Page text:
Workbook on Digital Private Papers > Introduction > Background


The Paradigm Workbook is an evolving resource based on an exemplar project at the academic research libraries of the Universities of Oxford and Manchester. Between January 2005 and February 2007, the Paradigm project explored the issues involved in the long term preservation of personal digital archives using today's politicians and their personal archives as a testbed.

Why personal archives?

Despite the exponential growth in digital content being created by individuals, there is a marked lack of research and development dedicated to the preservation of this kind of content. To date, digital preservation projects have tended to be sponsored by corporate bodies or state archives, where legal, financial and organisational drivers have provided an impetus to develop policies, procedures and systems designed to preserve digital objects deemed to be of value to the organisation. These developments are welcome, but working with individuals to preserve their personal digital archives presents different challenges which require different solutions.

Project methodology

The project team investigated various tools, models, software, standards, metadata, strategies, policies and procedures associated with preserving digital objects. During the course of the project these have been mapped to traditional archival workflows and the particular circumstances of institutions scollecting personal digital archives.


It is hoped that the Workbook will be helpful to all that are interested in the preservation of digital objects with long-term value. Its principal audience is organisations, of any flavour, which care for the personal archives of politicians, scientists, writers, journalists, academics or of other individuals. Personal archives illuminate the history inscribed in official records; developing the capacity to collect, preserve and provide long-term access to such materials is critical if institutions, such as academic research libraries, are to continue fulfilling their roles as humanity's remembrancers.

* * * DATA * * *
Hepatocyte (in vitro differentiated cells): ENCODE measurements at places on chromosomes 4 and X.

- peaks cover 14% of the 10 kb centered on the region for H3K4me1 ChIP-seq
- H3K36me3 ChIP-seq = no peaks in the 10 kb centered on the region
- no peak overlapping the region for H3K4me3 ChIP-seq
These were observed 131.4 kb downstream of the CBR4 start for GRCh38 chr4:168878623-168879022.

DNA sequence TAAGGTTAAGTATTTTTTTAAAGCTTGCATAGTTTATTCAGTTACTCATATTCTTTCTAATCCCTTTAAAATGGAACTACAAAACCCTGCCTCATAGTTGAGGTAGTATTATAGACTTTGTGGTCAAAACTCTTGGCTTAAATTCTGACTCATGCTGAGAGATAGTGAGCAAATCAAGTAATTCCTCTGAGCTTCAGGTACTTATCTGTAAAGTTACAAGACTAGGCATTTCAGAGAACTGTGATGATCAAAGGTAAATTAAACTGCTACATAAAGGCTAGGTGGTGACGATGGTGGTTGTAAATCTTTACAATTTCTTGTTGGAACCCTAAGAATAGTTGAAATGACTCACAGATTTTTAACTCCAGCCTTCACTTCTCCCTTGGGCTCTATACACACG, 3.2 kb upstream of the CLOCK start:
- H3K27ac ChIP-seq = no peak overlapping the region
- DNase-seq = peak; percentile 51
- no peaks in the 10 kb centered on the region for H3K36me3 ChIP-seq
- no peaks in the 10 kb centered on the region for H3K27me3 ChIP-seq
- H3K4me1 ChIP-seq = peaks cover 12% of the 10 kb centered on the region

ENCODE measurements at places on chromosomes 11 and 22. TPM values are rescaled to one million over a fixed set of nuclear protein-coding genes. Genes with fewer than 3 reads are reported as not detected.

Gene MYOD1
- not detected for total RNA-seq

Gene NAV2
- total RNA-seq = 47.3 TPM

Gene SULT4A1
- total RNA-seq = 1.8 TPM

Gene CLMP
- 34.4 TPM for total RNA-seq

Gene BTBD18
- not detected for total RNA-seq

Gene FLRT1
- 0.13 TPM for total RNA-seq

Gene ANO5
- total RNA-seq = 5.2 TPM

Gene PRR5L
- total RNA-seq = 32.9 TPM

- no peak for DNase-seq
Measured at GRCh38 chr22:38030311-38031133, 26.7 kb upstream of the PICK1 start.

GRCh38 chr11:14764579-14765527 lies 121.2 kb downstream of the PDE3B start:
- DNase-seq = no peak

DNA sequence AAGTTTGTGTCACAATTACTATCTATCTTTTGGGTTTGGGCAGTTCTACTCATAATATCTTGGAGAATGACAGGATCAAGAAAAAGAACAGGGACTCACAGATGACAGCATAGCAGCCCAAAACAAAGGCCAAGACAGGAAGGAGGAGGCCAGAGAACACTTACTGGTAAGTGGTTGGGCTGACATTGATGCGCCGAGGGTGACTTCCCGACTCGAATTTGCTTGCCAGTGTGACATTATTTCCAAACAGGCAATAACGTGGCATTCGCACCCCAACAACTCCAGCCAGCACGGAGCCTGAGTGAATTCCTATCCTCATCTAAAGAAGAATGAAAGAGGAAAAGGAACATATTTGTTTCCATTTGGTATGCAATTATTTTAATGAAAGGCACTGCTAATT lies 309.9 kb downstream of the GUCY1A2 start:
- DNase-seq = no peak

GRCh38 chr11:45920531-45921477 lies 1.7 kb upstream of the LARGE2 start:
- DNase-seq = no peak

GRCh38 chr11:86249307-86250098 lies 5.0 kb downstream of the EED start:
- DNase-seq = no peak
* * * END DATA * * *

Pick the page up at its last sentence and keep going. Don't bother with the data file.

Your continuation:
The authors

The principal authors of the Workbook are the project team: Susan Thomas (Project Manager and Digital Archivist, Oxford), Renhart Gittens (Software Engineer, Oxford), Janette Martin (part-time Digital Archivist, Manchester) and Fran Baker (part-time Digital Archivist, Manchester).


The workbook should be cited as follows:
Paradigm project, Workbook on Digital Private Papers, 2005-7 <> [access date].

The printed edition of the Paradigm Workbook

A printed edition of the Workbook is available free of charge. Please contact to request a copy.


The funding which has made this project possible came from the JISC's Institutional Digital Preservation and Asset Management Programme; and from the University of Oxford's Research Development Fund (now the John Fell OUP Research Fund).


The project team would like to thank the politicians and their staff, who made this project possible by contributing their time and archival materials. We are also grateful to those that provided input to the project and the Workbook, including the following: Paul Bevan (National Library of Wales), Stephen Bird (Labour history Archive and Study Centre), Stella Butler (John Rylands University Library), Chris Fletcher (Bodleian Library), Richard Gartner (Oxford Digital Library), Stella Halkyard (John Rylands University Library), Sarah Higgins (Digital Curation Centre), Amanda Hill (Archives Hub), Helen Hockx-Yu (JISC), John Hodgson (John Rylands University Library), Jeremy John (British Library), Helen Langley (Bodleian Library), Charlotte McKillop-Mash (Bodleian Library), Matthew Neely (Bodleian Library), Richard Ovenden (Bodleian Library), Tim Padfield (The National Archives), James Peters (John Rylands University Library), Michael Popham (Oxford Digital Library), Glen Robson (National Library of Wales), Jane Stevenson (Archives Hub), Emily Tarrant (Bodleian Library) and Dave Thompson (Wellcome Library). Thanks go too to the members of Paradigm's academic advisory Board: Lawrence Goldman (University of Oxford), Simon Bailey (Oxford University Archives), Martin Conway (University of Oxford), John Davis (University of Oxford), Steven Fielding (University of Salford), Alex May (University of Oxford), Kevin Morgan (University of Manchester) and to the following organisations: Digital Curation Centre, Digital Preservation Coalition, the Fedora community and JISC Legal.